Upset and Uncomfortable

Choking is a response to an object such as a toy or food being lodged in the airway which keeps air from getting into and out of the lungs. Most of the time, the object will be coughed up and breathing is restored without much trouble. If your child is choking and coughing but can still breathe and talk, she will likely recover with no assistance. She may be upset and uncomfortable during this time, but most often, the episode is over in a few moments.

In the event that the object blocks the airway, however, the brain is deprived of oxygen leading to unconsciousness and possible brain damage. That's when choking becomes a life-threatening emergency.

Your child needs emergency care if she:

Can't breathe

Gasps or wheezes

Can't talk, make noise, or cry

Changes color, first red, and then blue

Clutches throat or waves arms

Seems panicked

If any of the above signs are present, start the Heimlich maneuver as you've been trained in the technique, otherwise, call 911 right away.

If your child is choking and coughing but can still breathe and talk, do nothing. The child will be fine after a good coughing. Never reach into the mouth to try to remove the object, since this may push the object further down the airway, worsening the situation. Stay with your child, remaining calm until the episode is finished.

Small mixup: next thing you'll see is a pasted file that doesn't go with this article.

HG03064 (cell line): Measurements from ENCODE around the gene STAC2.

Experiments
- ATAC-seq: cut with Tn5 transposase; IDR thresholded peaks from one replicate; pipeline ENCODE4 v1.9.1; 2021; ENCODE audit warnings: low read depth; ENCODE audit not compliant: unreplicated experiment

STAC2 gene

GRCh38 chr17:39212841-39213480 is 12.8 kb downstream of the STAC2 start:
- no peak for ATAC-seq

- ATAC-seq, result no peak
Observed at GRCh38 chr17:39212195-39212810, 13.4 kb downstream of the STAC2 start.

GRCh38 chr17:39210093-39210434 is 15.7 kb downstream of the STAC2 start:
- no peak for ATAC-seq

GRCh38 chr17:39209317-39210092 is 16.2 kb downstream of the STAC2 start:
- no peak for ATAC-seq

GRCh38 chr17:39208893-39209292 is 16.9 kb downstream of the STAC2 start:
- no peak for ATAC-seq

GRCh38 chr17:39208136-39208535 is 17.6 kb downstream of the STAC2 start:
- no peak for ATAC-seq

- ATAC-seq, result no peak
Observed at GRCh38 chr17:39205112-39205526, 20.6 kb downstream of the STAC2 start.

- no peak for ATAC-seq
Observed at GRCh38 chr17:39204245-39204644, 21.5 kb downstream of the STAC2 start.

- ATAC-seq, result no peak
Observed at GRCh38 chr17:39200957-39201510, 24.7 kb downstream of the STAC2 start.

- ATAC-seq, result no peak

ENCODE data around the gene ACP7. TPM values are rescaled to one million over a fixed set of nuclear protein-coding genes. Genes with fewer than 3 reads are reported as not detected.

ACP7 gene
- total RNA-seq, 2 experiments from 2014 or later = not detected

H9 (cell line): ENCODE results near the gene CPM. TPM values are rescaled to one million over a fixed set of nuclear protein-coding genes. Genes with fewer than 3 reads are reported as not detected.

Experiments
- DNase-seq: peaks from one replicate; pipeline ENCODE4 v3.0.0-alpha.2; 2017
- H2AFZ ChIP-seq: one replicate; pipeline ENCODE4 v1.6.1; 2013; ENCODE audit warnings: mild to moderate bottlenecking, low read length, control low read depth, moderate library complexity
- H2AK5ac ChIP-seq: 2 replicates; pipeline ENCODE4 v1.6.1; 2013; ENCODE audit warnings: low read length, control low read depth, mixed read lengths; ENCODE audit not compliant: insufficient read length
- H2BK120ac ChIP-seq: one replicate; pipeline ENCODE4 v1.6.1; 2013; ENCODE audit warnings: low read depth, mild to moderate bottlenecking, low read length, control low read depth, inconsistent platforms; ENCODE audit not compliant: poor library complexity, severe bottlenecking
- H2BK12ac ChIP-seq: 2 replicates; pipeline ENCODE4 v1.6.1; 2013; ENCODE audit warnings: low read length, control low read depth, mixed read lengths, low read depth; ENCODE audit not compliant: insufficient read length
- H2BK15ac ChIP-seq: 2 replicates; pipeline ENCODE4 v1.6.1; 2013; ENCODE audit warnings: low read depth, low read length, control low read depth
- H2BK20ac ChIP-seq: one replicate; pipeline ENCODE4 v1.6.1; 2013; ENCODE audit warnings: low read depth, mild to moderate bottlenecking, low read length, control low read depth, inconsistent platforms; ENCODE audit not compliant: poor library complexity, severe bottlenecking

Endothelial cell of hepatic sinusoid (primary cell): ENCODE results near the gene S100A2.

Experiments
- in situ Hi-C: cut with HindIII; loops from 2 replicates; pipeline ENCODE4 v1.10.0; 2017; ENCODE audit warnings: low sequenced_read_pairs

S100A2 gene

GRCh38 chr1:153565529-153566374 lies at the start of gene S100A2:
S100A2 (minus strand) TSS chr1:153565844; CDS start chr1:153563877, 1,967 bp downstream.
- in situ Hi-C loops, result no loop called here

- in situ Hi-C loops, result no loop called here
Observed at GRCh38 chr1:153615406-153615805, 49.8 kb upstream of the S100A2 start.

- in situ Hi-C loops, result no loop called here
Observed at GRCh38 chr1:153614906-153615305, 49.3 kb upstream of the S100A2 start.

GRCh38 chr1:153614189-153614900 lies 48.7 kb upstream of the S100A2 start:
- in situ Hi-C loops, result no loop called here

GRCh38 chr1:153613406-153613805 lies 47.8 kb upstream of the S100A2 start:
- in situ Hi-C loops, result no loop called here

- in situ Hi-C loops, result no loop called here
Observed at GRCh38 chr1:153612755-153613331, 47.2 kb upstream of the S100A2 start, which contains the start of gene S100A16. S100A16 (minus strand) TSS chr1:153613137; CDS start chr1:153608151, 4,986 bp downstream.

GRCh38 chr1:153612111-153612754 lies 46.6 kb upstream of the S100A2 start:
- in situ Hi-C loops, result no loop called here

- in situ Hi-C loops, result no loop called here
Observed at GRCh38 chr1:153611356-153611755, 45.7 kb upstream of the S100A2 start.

If your child chokes and then loses consciousness and is no longer breathing, perform cardiopulmonary resuscitation (CPR). See: and

It's a good idea to take your child to the emergency room after a major choking episode, in particular, when there is persistent coughing, gagging, wheezing, drooling, or difficulty in breathing or swallowing. However, if your child recovers with no ill effects from a coughing spell, there is no need to seek treatment.

Smaller Airways

Children under three are at particular risk for choking since they put everything into their mouths and have smaller airways. They also have less experience in chewing and often swallow things whole.

Avoid the risk of choking by eliminating from her diet, foods the same size and shape as your child's airway, including:

Hot dogs


Raw carrots



Hard or gummy candies

Spoonfuls of peanut butter

Chunks of meat or cheese


Cut whole grapes into quarters, cut peeled hot dogs lengthwise and into small pieces, and served cooked, rather than raw vegetables.

Teach kids to sit when eating and snacking and not to speak or laugh with food in their mouths.

Avoid deflated balloons, beads, coins, loose buttons, small toy parts, and batteries.

Be on constant lookout for objects children could put in their mouths and which could cause choking.

Choose age-appropriate toys, to avoid the hazard of small parts that can cause choking.